Debreceni v. George Lamoureux & Co., 629 F. Supp. 598 (D. Mass. 1986)

US District Court for the District of Massachusetts - 629 F. Supp. 598 (D. Mass. 1986)
March 3, 1986

629 F. Supp. 598 (1986)

Helen DEBRECENI, Plaintiff,
v.
GEORGE LAMOUREUX & COMPANY, Defendant.

Civ. A. No. 84-510-C.

United States District Court, D. Massachusetts.

March 3, 1986.

*599 James T. Grady, Grady, Dumont & Dwyer, Boston, Mass., for plaintiff.

Charles B. Swartwood, Mountain, Dearborn & Whiting, Worcester, Mass., Samuel Adams, Ronald Kehoe, Warner & Stackpole, Boston, Mass., for defendant.

 
MEMORANDUM

CAFFREY, Chief Judge.

This is a civil action brought by Helen Debreceni, the Fund Manager of the New England Teamsters and Trucking Industry Pension Fund ("the Pension Fund"), against George Lamoureux & Co. ("the Company"), a company which, until July 31, 1981, was principally engaged in the sale of beer and wine in the Worcester, Massachusetts area, and was a contributor to the Pension Fund. As Fund Manager of the Pension Fund, the plaintiff is a "plan fiduciary" within the meaning of § 4301(a) (1) of the Multiemployer Pension Plan Amendments Act of 1980 ("the MPPAA"), 29 U.S.C. § 1451(a) (1). The plaintiff seeks to collect the defendant's alleged "withdrawal liability" under the terms of the MPPAA. 29 U.S.C. §§ 1381 et seq. The Court has jurisdiction over this case under 29 U.S.C. §§ 1401(b) (1) and 1451(c).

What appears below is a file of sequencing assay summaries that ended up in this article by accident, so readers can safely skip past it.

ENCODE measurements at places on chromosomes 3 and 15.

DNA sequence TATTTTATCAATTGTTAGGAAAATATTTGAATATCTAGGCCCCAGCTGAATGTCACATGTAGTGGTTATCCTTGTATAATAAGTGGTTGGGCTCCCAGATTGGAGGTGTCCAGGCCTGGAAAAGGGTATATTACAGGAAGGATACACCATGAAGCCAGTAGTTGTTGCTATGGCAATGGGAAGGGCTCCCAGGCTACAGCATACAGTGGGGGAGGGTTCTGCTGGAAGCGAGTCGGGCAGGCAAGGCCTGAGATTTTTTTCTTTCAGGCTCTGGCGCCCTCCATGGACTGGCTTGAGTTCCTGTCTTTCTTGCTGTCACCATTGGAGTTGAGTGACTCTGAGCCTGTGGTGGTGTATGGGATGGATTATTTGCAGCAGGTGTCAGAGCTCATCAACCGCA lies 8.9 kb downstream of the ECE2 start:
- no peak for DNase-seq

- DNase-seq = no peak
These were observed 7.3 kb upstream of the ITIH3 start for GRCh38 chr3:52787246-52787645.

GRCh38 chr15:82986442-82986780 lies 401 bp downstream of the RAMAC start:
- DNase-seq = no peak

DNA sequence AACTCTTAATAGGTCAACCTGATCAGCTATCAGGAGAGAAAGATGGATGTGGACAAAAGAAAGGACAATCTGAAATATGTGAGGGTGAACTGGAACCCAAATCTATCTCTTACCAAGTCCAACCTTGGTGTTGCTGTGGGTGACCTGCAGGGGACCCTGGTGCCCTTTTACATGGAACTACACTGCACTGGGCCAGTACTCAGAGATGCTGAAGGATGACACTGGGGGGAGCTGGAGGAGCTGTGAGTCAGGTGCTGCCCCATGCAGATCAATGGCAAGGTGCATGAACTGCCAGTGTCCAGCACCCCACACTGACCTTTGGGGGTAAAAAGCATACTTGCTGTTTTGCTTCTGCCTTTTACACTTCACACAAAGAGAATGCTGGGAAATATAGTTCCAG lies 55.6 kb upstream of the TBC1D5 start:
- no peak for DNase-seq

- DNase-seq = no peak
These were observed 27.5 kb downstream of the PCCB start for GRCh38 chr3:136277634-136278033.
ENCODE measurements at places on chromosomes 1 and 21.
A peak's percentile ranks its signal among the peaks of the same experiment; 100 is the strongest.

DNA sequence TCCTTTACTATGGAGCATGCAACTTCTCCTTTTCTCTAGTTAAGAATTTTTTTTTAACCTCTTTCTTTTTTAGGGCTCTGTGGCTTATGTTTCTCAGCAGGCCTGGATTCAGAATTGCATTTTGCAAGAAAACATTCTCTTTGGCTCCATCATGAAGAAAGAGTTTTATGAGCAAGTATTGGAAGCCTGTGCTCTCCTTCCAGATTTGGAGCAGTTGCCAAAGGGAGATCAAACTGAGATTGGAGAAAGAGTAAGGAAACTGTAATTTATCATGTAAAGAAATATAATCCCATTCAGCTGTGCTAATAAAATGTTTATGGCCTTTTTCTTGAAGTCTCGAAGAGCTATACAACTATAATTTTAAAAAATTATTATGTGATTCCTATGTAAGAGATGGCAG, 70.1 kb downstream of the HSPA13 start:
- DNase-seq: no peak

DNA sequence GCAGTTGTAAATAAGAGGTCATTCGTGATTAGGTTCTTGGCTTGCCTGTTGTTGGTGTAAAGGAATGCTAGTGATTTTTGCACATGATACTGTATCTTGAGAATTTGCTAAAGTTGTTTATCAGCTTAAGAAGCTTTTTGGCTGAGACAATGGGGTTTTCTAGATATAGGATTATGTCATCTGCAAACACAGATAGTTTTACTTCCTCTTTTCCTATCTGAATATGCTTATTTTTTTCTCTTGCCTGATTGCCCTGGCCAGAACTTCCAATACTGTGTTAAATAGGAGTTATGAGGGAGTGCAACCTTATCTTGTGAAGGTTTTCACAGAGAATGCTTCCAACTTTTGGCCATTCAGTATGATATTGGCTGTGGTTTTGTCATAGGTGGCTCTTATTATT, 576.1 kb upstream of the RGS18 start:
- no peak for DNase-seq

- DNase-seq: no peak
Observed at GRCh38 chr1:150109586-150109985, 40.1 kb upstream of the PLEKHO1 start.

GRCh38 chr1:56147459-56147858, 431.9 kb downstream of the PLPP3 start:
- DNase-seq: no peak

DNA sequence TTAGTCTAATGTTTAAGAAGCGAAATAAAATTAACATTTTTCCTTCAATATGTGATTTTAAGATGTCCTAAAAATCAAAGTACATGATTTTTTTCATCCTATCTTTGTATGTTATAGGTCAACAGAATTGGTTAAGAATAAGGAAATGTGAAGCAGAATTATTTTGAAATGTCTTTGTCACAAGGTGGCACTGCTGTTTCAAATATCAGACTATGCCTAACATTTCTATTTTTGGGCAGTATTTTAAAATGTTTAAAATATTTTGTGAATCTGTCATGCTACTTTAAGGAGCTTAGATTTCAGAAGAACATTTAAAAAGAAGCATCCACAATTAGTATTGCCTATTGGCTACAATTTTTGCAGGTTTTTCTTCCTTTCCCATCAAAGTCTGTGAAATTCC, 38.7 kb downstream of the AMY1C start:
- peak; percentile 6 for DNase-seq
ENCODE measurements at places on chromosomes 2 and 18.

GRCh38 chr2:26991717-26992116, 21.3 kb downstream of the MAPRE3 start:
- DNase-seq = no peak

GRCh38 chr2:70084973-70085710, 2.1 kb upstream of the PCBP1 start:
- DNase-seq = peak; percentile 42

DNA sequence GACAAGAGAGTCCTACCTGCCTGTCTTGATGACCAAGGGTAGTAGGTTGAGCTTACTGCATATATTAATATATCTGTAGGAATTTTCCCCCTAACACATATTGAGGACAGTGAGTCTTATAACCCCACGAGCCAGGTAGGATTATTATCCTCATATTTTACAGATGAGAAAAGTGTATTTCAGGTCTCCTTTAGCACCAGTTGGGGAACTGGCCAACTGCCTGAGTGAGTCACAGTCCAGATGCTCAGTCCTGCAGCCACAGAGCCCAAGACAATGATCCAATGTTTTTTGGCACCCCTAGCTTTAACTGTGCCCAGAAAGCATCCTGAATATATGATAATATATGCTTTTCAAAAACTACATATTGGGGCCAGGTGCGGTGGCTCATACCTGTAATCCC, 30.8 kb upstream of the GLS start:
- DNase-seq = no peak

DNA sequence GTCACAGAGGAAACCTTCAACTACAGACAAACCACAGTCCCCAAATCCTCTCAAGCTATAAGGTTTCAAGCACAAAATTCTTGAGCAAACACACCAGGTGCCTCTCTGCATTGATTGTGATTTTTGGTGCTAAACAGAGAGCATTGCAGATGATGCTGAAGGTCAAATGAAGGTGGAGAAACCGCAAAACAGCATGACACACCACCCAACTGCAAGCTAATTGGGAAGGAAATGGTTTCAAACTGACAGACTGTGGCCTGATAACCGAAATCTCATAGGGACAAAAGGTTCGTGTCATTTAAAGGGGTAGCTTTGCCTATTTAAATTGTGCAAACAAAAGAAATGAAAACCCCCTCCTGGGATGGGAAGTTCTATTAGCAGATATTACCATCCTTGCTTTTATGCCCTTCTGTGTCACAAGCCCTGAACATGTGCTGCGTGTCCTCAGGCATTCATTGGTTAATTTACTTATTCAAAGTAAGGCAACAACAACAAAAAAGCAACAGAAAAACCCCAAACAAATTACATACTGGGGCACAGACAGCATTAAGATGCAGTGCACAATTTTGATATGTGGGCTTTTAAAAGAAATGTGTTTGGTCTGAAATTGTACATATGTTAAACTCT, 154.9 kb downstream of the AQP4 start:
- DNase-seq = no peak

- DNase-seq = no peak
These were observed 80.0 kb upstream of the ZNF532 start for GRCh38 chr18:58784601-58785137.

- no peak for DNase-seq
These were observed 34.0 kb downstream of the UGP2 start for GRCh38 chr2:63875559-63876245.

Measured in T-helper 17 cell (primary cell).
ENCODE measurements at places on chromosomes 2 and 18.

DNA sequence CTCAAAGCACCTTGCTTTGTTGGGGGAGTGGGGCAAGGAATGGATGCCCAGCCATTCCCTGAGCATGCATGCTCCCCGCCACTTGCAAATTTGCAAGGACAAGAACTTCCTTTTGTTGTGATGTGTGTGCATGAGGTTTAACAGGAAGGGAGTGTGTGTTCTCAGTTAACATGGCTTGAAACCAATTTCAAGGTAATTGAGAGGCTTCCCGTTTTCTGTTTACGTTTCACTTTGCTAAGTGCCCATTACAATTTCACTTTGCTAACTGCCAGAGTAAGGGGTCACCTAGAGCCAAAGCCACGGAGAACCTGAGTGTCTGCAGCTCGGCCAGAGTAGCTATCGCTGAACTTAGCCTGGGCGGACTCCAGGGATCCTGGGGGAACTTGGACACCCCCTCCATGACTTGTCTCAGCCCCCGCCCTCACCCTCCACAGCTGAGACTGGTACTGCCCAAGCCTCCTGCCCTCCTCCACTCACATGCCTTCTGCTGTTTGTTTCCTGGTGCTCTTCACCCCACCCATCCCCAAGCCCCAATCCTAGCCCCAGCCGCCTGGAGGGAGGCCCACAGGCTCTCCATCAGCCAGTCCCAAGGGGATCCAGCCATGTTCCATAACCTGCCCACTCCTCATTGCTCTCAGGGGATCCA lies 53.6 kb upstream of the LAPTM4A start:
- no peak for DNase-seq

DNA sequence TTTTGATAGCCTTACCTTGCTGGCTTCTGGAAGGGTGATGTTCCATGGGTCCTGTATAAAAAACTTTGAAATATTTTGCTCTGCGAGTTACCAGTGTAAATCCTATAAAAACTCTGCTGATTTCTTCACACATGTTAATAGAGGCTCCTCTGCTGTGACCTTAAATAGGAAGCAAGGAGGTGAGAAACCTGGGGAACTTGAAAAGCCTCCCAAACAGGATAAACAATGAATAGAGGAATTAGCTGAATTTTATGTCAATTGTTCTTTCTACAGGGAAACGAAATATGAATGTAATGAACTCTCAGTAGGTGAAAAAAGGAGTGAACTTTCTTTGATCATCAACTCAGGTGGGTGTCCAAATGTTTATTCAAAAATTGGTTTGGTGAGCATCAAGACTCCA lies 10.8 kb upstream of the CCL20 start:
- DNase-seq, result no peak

The matter is now before the Court on motions for summary judgment filed by both parties. Fed.R.Civ.P. 56. A court may not grant summary judgment unless the moving party has shown that there is no genuine issue of material fact and that it is entitled to judgment as a matter of law. Fed.R.Civ.P. 56(c). In considering each party's motion for summary judgment, the Court has examined the record in detail, and has considered the facts in the light most favorable to the non-moving party. See, e.g., Raskiewicz v. Town of New Boston, 754 F.2d 38, 44 (1st Cir. 1985).

The defendant Company's motion for summary judgment is based on its claim that the plaintiff failed to provide the Company with the notice of its alleged withdrawal liability required by 29 U.S.C. § 1399(b) (1). The defendant argues that such notice is a precondition to a suit to collect withdrawal liability, and that the plaintiff's failure to provide proper notice warrants summary judgment in its favor. In addition, the defendant claims that it is entitled to an award of its costs and expenses under 29 U.S.C. § 1451(e).